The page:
LOUISVILLE, Ky. — With every shovel of dirt, new life is planted at Jefferson Square Park in downtown Louisville.
There’s another seed of change demonstrators are hoping to sow.
“Stop killing us, number one – and number two, stop stereotyping us,” Montez Jones said.
Jones has spent the last 20 days protesting police brutality and racism in Louisville and now President Donald Trump has signed an executive order on safe policing.
The executive order would establish a database that tracks police officers with excessive use of force complaints and records, create a national standard of training, add more funding for mental health programs and training and it would ban the use of choke holds unless there's a dire need.
“So he's like, ‘uhhhh I'm sick and tired of you protesters everywhere, so let me sign this law, the choke law to make them calm’ – nah cause it's bigger than this," Jones said.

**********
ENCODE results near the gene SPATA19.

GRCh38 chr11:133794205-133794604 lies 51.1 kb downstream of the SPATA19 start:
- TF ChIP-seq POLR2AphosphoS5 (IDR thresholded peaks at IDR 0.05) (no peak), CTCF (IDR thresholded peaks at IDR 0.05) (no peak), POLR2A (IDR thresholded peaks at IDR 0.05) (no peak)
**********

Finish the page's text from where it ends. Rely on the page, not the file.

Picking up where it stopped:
River City FOP President Ryan Nichols says much of it contains policies Louisville police are already practicing
“We don't train on a choke hold that would not be used other than a deadly force situation anyway,” he said.
The executive order serves as an alternative to defunding police departments across the country. Nichols doesn't want to see that happen here in Louisville.
“I don't think defunding the police in any way, shape or form makes a community safer in any way,” he said.
Jones says he will continue to protest but thinks it will take more than an executive order to bring peace to all.
“We're fighting injustice. We fight for Breonna Taylor, George Floyd, David McAtee, but there's still a war we're fighting amongst each other. Until we fight that war, and that balance, black on black, white on white, however you want to do it, then that's when everything will be good.”